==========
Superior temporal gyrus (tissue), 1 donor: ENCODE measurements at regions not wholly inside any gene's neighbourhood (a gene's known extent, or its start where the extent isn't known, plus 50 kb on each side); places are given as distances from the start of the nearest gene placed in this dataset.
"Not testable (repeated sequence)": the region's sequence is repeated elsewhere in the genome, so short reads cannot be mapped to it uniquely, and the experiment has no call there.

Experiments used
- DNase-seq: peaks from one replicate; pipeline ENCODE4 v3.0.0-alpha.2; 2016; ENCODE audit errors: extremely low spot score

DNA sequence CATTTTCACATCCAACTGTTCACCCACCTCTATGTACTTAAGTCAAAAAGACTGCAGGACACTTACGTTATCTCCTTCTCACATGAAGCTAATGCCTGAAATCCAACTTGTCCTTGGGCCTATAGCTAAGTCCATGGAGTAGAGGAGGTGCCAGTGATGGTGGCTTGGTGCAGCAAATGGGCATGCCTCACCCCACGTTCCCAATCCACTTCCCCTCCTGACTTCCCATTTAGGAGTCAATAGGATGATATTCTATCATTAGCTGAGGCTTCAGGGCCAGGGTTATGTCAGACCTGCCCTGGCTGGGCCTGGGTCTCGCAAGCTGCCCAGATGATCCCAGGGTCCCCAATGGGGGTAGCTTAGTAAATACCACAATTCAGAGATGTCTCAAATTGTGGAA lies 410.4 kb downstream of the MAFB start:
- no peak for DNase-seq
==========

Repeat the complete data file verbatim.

Superior temporal gyrus (tissue), 1 donor: ENCODE measurements at regions not wholly inside any gene's neighbourhood (a gene's known extent, or its start where the extent isn't known, plus 50 kb on each side); places are given as distances from the start of the nearest gene placed in this dataset.
"Not testable (repeated sequence)": the region's sequence is repeated elsewhere in the genome, so short reads cannot be mapped to it uniquely, and the experiment has no call there.

Experiments used
- DNase-seq: peaks from one replicate; pipeline ENCODE4 v3.0.0-alpha.2; 2016; ENCODE audit errors: extremely low spot score

DNA sequence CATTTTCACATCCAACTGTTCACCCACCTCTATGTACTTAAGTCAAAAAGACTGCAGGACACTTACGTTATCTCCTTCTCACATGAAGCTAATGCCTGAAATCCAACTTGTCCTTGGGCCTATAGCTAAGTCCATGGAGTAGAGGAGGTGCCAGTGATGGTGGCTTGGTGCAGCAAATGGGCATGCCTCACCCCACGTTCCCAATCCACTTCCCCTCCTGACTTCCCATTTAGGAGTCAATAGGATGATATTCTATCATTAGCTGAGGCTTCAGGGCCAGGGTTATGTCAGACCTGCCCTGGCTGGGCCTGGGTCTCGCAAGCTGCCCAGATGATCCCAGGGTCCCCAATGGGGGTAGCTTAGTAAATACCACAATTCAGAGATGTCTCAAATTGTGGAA lies 410.4 kb downstream of the MAFB start:
- no peak for DNase-seq